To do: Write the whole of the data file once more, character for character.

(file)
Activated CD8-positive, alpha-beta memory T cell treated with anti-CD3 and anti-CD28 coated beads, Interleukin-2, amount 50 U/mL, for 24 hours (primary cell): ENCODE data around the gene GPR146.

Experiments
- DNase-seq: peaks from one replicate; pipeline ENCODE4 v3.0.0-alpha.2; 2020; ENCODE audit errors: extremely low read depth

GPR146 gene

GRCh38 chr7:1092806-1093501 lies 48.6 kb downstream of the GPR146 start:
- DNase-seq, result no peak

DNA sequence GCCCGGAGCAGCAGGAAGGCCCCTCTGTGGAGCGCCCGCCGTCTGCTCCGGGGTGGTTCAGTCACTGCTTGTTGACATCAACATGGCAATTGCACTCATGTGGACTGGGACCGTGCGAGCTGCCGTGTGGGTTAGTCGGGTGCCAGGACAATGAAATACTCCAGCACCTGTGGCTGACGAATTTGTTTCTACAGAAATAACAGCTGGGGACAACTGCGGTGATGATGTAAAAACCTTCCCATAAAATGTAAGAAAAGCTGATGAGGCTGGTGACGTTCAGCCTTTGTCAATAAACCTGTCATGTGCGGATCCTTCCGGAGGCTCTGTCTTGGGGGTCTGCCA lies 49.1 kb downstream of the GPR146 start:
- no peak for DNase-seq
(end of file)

Activated CD8-positive, alpha-beta memory T cell treated with anti-CD3 and anti-CD28 coated beads, Interleukin-2, amount 50 U/mL, for 24 hours (primary cell): ENCODE data around the gene GPR146.

Experiments
- DNase-seq: peaks from one replicate; pipeline ENCODE4 v3.0.0-alpha.2; 2020; ENCODE audit errors: extremely low read depth

GPR146 gene

GRCh38 chr7:1092806-1093501 lies 48.6 kb downstream of the GPR146 start:
- DNase-seq, result no peak

DNA sequence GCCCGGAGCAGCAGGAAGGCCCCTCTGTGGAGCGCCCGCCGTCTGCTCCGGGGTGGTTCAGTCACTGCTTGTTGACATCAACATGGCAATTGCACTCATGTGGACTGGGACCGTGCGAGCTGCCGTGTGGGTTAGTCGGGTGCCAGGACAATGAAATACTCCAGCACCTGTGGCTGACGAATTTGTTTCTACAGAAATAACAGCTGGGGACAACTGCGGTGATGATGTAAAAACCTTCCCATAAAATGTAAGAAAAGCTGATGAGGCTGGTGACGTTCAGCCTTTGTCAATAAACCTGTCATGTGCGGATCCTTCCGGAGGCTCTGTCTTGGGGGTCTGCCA lies 49.1 kb downstream of the GPR146 start:
- no peak for DNase-seq